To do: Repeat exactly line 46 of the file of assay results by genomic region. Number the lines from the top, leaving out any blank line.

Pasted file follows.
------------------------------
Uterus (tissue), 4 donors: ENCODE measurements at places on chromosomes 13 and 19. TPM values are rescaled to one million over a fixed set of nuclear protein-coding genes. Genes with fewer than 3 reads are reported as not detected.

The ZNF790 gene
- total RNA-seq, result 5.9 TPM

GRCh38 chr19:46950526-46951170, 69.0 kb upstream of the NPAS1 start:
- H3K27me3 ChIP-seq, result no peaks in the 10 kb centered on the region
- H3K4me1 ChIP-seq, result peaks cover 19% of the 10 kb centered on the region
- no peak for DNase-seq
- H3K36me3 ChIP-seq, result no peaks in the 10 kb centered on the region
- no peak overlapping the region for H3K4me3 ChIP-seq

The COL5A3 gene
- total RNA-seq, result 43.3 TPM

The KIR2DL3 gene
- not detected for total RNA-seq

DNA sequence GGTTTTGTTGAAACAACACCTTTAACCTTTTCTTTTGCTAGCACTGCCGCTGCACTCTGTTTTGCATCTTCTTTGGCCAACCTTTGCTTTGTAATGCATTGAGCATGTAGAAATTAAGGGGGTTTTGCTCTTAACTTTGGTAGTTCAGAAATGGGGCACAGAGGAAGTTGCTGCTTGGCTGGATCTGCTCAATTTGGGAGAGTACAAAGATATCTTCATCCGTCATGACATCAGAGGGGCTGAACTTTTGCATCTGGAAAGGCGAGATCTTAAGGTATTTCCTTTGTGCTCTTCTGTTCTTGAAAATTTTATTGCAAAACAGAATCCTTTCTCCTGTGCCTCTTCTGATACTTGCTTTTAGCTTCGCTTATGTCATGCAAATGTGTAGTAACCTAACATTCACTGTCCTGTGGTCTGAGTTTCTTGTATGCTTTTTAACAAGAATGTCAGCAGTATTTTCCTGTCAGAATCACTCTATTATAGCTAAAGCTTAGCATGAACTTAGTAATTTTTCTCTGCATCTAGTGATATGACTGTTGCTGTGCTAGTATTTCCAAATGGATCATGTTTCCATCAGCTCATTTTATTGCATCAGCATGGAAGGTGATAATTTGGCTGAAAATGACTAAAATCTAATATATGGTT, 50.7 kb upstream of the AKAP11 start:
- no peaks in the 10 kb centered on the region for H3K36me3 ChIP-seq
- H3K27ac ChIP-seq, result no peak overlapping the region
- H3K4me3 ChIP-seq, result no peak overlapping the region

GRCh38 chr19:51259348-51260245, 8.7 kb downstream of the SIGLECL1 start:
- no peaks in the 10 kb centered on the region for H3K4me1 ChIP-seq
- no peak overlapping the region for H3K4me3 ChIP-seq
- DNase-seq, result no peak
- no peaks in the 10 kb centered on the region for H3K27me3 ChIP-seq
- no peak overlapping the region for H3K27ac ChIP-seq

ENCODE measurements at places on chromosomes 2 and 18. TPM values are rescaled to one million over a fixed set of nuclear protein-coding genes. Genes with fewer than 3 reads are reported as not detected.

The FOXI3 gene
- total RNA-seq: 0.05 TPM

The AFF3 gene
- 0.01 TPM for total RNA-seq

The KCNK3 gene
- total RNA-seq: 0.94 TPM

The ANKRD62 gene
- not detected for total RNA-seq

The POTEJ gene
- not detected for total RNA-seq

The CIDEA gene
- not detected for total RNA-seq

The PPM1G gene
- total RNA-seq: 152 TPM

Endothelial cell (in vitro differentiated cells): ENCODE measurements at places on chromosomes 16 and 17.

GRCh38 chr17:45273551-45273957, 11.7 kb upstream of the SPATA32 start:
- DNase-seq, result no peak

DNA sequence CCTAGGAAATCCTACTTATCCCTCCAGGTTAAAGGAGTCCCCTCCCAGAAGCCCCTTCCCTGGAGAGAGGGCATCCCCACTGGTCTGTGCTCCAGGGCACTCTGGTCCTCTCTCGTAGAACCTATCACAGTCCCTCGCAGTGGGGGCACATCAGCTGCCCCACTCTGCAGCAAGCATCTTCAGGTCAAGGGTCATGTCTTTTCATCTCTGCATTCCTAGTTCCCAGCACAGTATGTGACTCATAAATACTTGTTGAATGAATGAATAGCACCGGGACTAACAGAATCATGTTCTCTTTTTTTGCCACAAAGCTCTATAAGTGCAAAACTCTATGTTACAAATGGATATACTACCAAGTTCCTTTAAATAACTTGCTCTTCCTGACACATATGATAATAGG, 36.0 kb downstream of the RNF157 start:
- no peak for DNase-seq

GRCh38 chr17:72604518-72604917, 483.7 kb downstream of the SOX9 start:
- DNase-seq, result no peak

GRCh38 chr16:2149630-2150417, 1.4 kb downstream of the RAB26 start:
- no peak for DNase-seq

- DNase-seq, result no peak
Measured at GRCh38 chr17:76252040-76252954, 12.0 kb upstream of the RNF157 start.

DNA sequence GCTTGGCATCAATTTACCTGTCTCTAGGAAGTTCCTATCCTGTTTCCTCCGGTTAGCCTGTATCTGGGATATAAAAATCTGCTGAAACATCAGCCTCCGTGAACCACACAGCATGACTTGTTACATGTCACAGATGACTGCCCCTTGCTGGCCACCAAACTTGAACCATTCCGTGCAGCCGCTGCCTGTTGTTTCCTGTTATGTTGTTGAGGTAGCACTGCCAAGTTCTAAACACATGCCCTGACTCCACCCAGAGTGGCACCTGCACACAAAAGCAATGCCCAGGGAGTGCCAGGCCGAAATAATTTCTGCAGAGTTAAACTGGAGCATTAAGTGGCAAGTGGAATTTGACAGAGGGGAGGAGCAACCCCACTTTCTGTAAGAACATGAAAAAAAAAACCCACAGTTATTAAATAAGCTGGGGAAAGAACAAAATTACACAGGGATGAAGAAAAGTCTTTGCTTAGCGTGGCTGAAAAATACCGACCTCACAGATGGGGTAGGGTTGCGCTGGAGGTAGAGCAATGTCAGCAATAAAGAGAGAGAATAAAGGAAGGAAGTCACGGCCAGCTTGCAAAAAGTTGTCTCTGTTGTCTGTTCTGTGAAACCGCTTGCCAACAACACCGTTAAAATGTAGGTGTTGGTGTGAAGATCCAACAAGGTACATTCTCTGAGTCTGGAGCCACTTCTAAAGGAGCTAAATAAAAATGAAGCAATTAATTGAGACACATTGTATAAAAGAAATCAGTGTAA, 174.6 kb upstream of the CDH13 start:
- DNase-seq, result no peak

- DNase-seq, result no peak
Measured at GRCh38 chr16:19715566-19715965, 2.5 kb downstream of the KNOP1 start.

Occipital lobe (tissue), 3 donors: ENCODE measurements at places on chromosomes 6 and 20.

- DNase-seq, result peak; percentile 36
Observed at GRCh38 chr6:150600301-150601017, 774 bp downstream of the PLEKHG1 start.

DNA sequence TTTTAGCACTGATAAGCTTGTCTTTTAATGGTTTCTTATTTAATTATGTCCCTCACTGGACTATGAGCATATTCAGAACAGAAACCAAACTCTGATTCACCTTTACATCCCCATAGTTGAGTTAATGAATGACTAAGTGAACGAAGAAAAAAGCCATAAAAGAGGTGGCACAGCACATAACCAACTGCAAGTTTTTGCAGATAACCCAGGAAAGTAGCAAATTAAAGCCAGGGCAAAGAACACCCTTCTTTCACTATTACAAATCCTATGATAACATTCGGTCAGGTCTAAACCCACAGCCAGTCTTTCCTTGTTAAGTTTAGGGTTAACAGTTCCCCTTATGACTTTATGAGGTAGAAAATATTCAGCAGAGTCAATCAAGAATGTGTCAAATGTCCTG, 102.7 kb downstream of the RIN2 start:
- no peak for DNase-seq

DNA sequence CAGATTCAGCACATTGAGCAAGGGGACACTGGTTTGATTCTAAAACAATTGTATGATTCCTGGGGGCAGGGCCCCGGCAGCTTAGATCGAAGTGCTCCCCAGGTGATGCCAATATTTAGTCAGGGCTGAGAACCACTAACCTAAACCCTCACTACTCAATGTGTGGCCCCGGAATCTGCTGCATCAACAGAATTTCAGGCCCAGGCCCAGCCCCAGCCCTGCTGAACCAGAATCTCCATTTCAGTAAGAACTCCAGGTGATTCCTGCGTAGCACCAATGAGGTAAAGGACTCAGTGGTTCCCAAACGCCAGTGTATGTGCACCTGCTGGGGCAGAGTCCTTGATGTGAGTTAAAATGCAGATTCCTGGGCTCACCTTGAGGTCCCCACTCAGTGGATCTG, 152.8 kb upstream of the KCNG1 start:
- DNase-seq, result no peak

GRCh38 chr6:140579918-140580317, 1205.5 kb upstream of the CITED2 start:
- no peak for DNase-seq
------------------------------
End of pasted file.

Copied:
GRCh38 chr16:2149630-2150417, 1.4 kb downstream of the RAB26 start: